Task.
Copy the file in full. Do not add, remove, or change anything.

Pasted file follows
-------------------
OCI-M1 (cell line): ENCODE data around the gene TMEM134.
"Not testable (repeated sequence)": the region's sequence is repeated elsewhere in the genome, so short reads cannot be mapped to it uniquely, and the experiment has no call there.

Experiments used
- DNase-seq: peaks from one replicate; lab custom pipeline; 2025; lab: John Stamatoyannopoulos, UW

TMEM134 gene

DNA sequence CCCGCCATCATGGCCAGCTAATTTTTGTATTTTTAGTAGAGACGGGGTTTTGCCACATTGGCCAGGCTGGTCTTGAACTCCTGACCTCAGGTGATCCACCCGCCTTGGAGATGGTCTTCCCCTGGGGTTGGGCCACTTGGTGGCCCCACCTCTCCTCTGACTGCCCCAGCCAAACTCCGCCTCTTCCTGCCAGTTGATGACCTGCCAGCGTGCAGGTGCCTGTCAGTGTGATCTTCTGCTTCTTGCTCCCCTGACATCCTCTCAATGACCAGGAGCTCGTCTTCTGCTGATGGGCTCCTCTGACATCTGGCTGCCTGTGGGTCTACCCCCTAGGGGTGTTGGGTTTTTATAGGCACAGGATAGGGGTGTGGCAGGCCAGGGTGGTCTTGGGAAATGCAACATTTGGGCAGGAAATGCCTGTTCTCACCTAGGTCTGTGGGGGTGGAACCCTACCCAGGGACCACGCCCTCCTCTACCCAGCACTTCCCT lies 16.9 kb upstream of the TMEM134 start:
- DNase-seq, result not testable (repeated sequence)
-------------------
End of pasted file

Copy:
OCI-M1 (cell line): ENCODE data around the gene TMEM134.
"Not testable (repeated sequence)": the region's sequence is repeated elsewhere in the genome, so short reads cannot be mapped to it uniquely, and the experiment has no call there.

Experiments used
- DNase-seq: peaks from one replicate; lab custom pipeline; 2025; lab: John Stamatoyannopoulos, UW

TMEM134 gene

DNA sequence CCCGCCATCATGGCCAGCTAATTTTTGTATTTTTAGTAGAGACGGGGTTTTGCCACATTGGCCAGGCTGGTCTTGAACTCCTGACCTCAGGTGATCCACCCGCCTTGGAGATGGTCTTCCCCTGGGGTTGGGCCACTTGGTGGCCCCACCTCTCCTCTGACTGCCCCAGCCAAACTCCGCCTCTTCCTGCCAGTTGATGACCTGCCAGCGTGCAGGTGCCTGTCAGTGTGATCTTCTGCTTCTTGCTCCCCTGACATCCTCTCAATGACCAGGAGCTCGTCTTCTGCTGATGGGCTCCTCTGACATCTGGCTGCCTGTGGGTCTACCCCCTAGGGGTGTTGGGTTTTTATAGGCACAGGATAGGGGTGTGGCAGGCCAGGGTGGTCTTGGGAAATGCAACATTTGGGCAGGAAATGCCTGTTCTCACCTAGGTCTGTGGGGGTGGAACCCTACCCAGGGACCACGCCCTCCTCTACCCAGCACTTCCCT lies 16.9 kb upstream of the TMEM134 start:
- DNase-seq, result not testable (repeated sequence)